If you’ve been using “pipeline” and “funnel” to mean the same thing, you might want to pay attention.
Sales pipeline and sales funnel both describe the flow of prospects through a sale, but there’s an important difference between the two commonly confused terms.
What is a sales pipeline?
A sales pipeline is a specific sequence of actions that a sales rep needs to take in order to move a prospect from a new lead to a customer. Once each stage is completed, the prospect is advanced to the next stage.
Sales pipelines allow sellers to keep track of the status of every deal and understand whether they have an appropriate distribution of deals in order to meet their sales targets.
16 sales process templates for B2B pipelines
Whether you’re building your first sales process or overhauling an existing one, these Nutshell-approved templates will give you a great head-start.
A pipeline report shows the value and quantity of all deals in each stage of the pipeline at the moment when the report is run.
Though the structure of a sales pipeline can differ from company to company, here are some of the more common stages:
1) Qualification. The rep asks questions to determine if the prospect has the need, budget, and authority to buy in the near future.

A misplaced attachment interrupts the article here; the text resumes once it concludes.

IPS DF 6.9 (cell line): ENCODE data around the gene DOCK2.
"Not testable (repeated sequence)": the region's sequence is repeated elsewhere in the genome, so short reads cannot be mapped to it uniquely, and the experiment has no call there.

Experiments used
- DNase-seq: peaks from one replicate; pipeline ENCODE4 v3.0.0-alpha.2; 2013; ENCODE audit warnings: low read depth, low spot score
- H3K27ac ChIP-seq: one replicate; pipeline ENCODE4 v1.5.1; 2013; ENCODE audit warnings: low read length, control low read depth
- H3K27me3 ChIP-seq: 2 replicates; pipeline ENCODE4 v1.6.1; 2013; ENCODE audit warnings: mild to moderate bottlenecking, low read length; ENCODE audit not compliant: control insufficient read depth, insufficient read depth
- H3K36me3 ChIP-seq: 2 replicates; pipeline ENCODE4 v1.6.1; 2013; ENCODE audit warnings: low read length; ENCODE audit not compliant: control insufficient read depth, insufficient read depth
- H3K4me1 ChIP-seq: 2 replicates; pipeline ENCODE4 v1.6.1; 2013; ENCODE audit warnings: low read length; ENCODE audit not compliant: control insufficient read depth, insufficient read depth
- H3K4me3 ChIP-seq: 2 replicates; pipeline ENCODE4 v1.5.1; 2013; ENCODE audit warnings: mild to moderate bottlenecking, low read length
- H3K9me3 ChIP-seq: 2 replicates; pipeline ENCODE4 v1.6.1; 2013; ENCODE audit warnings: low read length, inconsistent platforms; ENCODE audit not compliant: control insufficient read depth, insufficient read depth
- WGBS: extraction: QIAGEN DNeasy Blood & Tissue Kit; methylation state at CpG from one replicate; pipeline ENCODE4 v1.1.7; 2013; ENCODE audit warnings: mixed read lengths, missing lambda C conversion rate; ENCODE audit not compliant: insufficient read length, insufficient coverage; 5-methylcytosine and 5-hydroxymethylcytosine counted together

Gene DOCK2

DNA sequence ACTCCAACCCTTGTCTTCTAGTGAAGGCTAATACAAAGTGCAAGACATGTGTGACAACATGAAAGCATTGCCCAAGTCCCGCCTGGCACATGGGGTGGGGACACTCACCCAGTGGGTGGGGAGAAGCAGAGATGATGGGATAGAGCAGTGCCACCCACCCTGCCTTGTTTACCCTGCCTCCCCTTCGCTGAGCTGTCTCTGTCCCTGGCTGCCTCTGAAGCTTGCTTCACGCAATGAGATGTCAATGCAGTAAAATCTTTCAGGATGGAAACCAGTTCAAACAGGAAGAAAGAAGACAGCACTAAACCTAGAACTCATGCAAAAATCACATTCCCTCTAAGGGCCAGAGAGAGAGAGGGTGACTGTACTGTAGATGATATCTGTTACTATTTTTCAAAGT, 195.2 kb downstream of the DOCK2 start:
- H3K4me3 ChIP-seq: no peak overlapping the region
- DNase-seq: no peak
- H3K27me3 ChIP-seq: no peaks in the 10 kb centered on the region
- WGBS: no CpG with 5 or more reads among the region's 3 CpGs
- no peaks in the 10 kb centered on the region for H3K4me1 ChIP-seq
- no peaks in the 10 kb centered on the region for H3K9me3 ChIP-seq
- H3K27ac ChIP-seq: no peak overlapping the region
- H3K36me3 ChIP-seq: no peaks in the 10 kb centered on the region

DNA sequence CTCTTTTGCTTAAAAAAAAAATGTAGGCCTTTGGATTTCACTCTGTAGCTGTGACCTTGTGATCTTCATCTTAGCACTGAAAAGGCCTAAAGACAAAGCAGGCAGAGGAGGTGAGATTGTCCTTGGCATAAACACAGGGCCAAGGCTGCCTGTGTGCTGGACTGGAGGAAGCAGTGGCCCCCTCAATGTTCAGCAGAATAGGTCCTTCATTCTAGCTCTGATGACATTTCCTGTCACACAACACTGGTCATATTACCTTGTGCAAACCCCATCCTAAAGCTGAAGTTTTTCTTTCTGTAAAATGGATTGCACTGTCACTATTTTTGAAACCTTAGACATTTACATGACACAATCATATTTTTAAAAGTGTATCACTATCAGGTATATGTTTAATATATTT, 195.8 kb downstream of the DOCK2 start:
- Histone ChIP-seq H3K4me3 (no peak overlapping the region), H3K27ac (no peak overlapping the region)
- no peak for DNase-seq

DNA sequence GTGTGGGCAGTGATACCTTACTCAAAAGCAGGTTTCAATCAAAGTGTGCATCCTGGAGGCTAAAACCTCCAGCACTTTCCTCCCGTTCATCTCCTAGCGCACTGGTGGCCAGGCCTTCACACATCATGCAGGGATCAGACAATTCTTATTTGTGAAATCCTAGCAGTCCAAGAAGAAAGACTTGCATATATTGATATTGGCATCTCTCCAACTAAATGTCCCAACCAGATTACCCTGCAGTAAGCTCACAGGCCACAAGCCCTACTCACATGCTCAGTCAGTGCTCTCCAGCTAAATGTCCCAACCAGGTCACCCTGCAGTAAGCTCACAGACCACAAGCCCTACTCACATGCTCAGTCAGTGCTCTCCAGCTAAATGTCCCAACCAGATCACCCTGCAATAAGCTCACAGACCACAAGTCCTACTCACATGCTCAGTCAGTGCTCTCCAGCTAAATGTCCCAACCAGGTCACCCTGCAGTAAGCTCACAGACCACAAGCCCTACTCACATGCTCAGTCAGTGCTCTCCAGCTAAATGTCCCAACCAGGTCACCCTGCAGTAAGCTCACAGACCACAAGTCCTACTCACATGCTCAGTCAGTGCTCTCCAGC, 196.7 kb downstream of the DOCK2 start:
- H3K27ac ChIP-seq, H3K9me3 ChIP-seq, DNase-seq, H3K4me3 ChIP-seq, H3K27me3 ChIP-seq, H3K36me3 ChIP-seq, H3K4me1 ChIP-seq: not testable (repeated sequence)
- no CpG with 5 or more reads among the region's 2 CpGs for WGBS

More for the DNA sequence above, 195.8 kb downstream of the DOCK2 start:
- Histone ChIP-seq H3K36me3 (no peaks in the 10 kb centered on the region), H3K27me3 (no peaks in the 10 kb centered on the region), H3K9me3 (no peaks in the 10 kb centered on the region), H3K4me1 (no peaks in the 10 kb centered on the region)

2) Meeting. The sales rep and prospect discuss the solution that would best fit the prospect’s needs.
3) Proposal. The rep sends the prospect a detailed quote laying out what will be provided, at what cost, and for how long.
4) Closing. Final negotiations are made and contracts are signed. The prospect is officially a customer.
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What is a sales funnel?
Unlike a sales pipeline, which focuses on the set of actions taken by sellers, a sales funnel visually communicates the conversion rates of prospects through the pipeline stages. It’s called a “funnel” because of its shape: wide at the top as prospects enter, then increasingly narrow as they are disqualified or decide not to buy.
Unlike a pipeline report, which shows the value and quantity of deals at the moment when the the report is run, a funnel report is based on a cohort. This means that a funnel report can tell you, for example, of the 100 leads you received last quarter, what percentage of them advanced through each stage of your pipeline.
A sales funnel report is important for sales leaders because it can help them forecast sales based on current lead volume and identify where deals are getting stuck so they can improve their process and better coach their team.
So when you’re thinking about the difference between a pipeline and funnel, remember this: A pipeline reflects what a seller does during the sales process, and a funnel measures conversion rates through the sales process.
Want to turn your sales pipeline into a conversion machine? Take a tour of Nutshell and learn how our CRM’s sales process tools and insights helps sales reps win more deals. With our Multiple Pipelines feature, Nutshell Pro users can even configure multiple sets of stages for distinctly different sales efforts.